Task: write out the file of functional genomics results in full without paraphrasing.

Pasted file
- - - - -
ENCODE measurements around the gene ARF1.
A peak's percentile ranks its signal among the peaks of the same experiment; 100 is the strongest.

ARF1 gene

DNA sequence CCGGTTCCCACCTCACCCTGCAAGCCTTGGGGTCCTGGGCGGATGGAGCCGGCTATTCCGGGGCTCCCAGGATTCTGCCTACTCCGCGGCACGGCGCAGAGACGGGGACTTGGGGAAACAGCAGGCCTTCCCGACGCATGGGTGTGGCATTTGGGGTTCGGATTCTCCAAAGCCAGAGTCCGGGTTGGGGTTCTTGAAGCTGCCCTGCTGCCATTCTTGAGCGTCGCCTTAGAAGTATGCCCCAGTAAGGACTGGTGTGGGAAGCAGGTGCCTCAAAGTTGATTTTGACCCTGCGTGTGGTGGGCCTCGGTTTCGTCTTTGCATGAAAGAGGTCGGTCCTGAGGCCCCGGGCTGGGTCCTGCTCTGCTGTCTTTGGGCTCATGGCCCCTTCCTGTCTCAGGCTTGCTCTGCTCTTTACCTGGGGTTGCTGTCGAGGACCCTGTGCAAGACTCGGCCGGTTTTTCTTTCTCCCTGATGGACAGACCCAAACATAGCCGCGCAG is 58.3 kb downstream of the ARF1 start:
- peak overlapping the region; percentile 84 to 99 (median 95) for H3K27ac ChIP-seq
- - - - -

ENCODE measurements around the gene ARF1.
A peak's percentile ranks its signal among the peaks of the same experiment; 100 is the strongest.

ARF1 gene

DNA sequence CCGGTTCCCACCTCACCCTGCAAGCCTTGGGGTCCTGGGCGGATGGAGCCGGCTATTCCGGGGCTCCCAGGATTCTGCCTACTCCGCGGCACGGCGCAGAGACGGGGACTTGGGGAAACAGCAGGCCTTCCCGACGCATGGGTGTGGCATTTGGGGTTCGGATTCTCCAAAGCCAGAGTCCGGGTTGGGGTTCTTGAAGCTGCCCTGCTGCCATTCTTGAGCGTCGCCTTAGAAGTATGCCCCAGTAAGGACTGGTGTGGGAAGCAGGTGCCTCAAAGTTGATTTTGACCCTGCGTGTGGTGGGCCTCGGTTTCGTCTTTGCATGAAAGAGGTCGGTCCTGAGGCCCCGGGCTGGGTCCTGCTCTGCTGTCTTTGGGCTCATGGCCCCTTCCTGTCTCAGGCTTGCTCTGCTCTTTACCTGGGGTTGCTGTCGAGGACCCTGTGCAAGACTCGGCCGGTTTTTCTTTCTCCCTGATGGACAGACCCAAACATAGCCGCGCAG is 58.3 kb downstream of the ARF1 start:
- peak overlapping the region; percentile 84 to 99 (median 95) for H3K27ac ChIP-seq